Note: All of the web hosts listed here have plans starting at just under 10 bucks a month (except for LiquidWeb which has plans starting around $15 a month).
They’re pretty much the default web hosting provider for webmaster newbies and professionals alike. And their name is practically synonymous with cheap, reliable web hosting. Also, they don’t censor or restrict content so long as it’s legal in the U.S. You’d be surprised how many web hosts suspend web sites on a whim. (See Bluehost review below.) But they are not perfect. Like any web host, they get bad reviews–mostly from people who are trying to run high traffic web sites on an $8 a month account, which is unreasonable.
Hostgator offers many server solutions for web sites that attract tens of thousands (and hundreds of thousands) of visitors a month, but their more high-end offerings often receive mixed reviews. Remember, this is a budget web host, and if you have modest demands and an equally modest budget, Hostgator is your best bet.
But if you demand top notch service and are willing to pay for it you would be better off with a more upscale provider like LiquidWeb (See review below).
Use coupon code “supersaver25” (without the quotation marks) to save 25% off your order or “supersaver994” to save $9.94.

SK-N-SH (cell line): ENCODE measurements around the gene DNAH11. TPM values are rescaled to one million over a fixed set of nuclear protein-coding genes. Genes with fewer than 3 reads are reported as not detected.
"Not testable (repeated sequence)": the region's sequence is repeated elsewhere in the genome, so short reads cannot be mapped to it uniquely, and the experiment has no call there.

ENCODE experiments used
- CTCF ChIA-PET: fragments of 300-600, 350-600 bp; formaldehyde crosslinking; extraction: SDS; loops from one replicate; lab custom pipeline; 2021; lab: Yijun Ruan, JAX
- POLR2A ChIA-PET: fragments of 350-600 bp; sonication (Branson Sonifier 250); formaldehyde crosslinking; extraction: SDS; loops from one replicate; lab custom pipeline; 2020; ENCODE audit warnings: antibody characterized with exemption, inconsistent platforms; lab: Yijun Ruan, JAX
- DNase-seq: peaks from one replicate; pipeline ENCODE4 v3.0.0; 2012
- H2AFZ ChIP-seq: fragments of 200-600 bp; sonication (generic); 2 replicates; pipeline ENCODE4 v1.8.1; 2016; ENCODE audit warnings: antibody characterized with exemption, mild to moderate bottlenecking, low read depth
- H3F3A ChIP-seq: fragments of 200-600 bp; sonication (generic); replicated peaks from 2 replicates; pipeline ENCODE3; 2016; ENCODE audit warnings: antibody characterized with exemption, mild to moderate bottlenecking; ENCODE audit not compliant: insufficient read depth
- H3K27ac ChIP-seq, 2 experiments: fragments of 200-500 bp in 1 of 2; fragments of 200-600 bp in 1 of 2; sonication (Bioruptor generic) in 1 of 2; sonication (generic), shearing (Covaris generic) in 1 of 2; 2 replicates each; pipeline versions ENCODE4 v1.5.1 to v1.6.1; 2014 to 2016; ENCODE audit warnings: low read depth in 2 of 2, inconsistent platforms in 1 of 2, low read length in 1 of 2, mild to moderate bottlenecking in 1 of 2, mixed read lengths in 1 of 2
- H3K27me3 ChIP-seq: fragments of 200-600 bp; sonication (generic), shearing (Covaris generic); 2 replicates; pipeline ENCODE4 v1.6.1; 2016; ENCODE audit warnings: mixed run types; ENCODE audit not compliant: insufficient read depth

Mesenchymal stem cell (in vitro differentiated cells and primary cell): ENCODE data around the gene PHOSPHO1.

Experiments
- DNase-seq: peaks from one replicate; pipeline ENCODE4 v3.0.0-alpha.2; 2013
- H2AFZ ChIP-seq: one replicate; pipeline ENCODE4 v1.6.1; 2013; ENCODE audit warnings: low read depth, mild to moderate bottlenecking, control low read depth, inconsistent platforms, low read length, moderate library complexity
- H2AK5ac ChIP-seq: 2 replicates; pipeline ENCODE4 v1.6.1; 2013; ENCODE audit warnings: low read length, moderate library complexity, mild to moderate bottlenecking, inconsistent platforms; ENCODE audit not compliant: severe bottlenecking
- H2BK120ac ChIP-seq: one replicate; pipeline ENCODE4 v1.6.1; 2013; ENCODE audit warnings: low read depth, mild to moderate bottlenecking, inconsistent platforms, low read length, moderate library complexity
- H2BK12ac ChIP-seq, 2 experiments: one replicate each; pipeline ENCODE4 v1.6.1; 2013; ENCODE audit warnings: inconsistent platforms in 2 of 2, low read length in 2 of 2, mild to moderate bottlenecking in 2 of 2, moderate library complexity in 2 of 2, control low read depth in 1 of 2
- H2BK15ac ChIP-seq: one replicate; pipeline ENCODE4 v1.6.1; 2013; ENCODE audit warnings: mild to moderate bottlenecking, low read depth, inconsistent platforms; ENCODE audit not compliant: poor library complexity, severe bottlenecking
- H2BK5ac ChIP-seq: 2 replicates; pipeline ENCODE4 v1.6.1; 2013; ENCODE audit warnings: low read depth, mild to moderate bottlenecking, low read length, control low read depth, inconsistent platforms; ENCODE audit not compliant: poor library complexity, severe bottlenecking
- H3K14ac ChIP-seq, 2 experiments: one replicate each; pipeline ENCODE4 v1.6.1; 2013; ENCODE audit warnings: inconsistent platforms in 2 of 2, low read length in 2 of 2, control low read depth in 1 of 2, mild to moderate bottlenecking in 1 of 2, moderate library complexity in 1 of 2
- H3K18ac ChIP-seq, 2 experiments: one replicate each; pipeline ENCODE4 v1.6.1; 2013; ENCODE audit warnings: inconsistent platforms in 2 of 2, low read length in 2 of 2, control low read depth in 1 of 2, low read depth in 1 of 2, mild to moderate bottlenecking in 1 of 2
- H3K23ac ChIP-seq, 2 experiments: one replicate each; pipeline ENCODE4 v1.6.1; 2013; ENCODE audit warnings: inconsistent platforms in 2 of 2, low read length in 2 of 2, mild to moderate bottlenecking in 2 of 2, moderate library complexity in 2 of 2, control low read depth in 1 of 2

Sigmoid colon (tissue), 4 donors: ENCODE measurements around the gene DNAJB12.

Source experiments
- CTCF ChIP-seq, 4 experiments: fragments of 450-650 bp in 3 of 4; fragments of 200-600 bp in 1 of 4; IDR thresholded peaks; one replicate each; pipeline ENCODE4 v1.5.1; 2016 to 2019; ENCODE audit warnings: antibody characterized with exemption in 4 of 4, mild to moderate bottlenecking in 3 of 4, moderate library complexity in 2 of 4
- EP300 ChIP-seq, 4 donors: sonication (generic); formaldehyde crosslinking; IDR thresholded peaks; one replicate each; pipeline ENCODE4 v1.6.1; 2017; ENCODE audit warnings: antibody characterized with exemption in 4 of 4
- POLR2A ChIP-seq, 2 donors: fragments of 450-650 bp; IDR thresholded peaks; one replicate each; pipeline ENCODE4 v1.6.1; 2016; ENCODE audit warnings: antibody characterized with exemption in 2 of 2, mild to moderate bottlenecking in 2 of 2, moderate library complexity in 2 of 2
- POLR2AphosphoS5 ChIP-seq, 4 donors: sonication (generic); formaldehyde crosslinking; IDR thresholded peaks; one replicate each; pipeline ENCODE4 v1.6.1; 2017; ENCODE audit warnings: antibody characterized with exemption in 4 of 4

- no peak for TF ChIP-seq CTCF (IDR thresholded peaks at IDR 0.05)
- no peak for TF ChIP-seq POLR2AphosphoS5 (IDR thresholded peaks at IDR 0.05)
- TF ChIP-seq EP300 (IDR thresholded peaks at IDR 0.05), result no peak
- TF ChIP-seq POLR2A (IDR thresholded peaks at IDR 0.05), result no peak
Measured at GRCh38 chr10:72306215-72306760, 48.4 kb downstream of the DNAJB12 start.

If for any reason we fail to meet our SLA commitments, you will receive a credit for 10 times (1,000%) the actual amount of time you were affected.
LiquidWeb charges a premium for premium service and support. Their most basic plan starts at around 15 dollars a month (Hostgator and Dreamhost charge half as much). But they respond to tech support requests within 30 minutes (24 hours a day, seven days a week) and guarantee 100% server uptime, which is very rare among web hosts, hence their premium pricing.
They can be intimidating to anyone who isn’t technology-inclined, but for those who run demanding, high-traffic web sites (like Dooce.com, Hotscripts and Gameplanet) LiquidWeb offers a comprehensive array of enterprise server solutions (including VPS and dedicated servers) to meet almost every conceivable need.
They were once the premier web host in North America, but that was during 90s at the start of the dot-com boom. They no longer receive unanimous praise for their services, but that’s probably because their competitors are now giving them a run for their money.
Use coupon code “superdeal50” (without the quotation marks) to save $50 off your order.
Bluehost and HostMonster
They’re based in Utah and owned by Mormons. Seriously. And they have a morality clause in their Terms of Service agreement that allows them to arbitrarily delete websites they find “objectionable”–even having the word “sex” on your web site is considered “adult content.” And they force customers to censor their blogs if readers post any “bad” words.
The company’s bizarre content policies were even the subject of a Newsweek story after they suspended a bunch of political blogs. Otherwise, it was a solid web host.
GoDaddy, iPage, 1&1, FatCow, Netfirms, and DotEasy
Netfirms, Doteasy and GoDaddy didn’t earn their popularity, they bought it. And if you spend a lot of money on advertising and charge much less than everyone else, there’s probably not much money left for offering quality products and services. Don’t be fooled by their popularity. If your Google them, you will quickly find they are some of the worst web hosting providers in the market.
* Webmasterfaqs.org features affiliate advertising for Hostgator, Dreamhost and LiquidWeb.